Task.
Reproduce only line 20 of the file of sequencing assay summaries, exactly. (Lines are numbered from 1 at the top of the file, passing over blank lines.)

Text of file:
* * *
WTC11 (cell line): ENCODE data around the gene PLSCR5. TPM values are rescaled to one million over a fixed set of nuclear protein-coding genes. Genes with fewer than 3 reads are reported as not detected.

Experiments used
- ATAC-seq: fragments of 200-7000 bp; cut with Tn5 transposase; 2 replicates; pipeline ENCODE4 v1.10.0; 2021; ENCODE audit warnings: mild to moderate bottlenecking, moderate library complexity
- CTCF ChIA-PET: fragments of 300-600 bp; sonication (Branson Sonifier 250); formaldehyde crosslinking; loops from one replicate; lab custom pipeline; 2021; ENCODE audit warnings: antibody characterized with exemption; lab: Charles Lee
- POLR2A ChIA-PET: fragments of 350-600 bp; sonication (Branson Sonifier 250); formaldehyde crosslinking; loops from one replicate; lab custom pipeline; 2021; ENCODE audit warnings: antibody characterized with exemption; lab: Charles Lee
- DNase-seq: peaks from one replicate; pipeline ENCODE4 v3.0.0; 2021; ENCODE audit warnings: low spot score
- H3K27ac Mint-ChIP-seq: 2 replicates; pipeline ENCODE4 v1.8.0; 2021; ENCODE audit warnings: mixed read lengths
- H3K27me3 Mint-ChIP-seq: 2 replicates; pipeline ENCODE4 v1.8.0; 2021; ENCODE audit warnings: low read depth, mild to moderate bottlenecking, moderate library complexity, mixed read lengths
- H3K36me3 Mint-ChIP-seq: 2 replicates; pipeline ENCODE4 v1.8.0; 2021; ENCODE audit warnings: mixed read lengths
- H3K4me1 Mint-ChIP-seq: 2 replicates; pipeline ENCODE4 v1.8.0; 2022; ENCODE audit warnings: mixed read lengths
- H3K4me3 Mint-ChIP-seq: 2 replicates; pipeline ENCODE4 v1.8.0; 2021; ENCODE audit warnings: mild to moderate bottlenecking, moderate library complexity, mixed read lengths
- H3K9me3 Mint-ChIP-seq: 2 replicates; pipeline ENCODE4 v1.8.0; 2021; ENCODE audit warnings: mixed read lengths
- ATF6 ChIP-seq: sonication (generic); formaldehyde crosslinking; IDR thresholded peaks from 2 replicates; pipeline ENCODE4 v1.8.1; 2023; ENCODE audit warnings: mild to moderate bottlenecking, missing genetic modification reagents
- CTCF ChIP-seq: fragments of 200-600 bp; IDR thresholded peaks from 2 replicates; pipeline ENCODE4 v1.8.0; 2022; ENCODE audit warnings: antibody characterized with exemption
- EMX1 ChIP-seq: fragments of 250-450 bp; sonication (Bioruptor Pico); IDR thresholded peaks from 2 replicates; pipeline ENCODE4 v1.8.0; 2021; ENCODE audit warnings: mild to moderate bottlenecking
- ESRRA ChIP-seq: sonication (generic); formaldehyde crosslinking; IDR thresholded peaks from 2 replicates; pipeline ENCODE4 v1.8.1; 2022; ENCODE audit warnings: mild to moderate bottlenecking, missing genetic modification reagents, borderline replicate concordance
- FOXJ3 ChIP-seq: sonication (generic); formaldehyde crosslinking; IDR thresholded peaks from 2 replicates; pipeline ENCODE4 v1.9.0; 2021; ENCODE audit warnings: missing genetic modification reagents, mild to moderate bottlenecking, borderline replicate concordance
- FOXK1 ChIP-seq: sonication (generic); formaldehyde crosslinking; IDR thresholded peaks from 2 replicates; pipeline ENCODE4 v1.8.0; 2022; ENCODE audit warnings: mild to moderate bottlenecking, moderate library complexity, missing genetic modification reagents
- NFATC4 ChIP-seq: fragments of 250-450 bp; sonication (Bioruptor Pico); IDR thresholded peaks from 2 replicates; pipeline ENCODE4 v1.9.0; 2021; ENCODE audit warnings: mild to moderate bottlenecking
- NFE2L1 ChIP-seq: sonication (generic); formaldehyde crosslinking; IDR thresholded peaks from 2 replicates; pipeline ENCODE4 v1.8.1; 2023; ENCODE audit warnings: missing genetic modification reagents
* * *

- NFE2L1 ChIP-seq: sonication (generic); formaldehyde crosslinking; IDR thresholded peaks from 2 replicates; pipeline ENCODE4 v1.8.1; 2023; ENCODE audit warnings: missing genetic modification reagents